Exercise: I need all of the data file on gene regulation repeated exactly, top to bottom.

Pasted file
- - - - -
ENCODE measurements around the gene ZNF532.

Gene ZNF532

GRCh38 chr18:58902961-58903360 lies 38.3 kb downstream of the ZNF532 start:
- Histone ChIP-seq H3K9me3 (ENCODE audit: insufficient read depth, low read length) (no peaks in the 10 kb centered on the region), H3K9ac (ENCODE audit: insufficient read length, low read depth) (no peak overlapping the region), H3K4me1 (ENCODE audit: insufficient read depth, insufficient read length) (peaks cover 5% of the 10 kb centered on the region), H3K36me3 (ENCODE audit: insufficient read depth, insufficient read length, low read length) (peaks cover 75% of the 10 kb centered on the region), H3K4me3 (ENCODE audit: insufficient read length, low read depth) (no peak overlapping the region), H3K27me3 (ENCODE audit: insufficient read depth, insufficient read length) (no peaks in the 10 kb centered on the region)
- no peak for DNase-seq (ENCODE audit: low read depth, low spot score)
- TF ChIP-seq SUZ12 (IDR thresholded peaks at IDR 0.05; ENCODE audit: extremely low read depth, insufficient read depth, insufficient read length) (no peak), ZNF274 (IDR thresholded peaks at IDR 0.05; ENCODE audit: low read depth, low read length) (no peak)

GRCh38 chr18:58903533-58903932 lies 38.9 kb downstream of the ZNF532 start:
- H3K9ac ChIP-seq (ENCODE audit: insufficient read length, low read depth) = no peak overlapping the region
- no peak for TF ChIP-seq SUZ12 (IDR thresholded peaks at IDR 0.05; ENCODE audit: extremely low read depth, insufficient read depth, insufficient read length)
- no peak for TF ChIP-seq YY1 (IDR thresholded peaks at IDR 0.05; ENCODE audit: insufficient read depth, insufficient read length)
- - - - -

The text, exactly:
ENCODE measurements around the gene ZNF532.

Gene ZNF532

GRCh38 chr18:58902961-58903360 lies 38.3 kb downstream of the ZNF532 start:
- Histone ChIP-seq H3K9me3 (ENCODE audit: insufficient read depth, low read length) (no peaks in the 10 kb centered on the region), H3K9ac (ENCODE audit: insufficient read length, low read depth) (no peak overlapping the region), H3K4me1 (ENCODE audit: insufficient read depth, insufficient read length) (peaks cover 5% of the 10 kb centered on the region), H3K36me3 (ENCODE audit: insufficient read depth, insufficient read length, low read length) (peaks cover 75% of the 10 kb centered on the region), H3K4me3 (ENCODE audit: insufficient read length, low read depth) (no peak overlapping the region), H3K27me3 (ENCODE audit: insufficient read depth, insufficient read length) (no peaks in the 10 kb centered on the region)
- no peak for DNase-seq (ENCODE audit: low read depth, low spot score)
- TF ChIP-seq SUZ12 (IDR thresholded peaks at IDR 0.05; ENCODE audit: extremely low read depth, insufficient read depth, insufficient read length) (no peak), ZNF274 (IDR thresholded peaks at IDR 0.05; ENCODE audit: low read depth, low read length) (no peak)

GRCh38 chr18:58903533-58903932 lies 38.9 kb downstream of the ZNF532 start:
- H3K9ac ChIP-seq (ENCODE audit: insufficient read length, low read depth) = no peak overlapping the region
- no peak for TF ChIP-seq SUZ12 (IDR thresholded peaks at IDR 0.05; ENCODE audit: extremely low read depth, insufficient read depth, insufficient read length)
- no peak for TF ChIP-seq YY1 (IDR thresholded peaks at IDR 0.05; ENCODE audit: insufficient read depth, insufficient read length)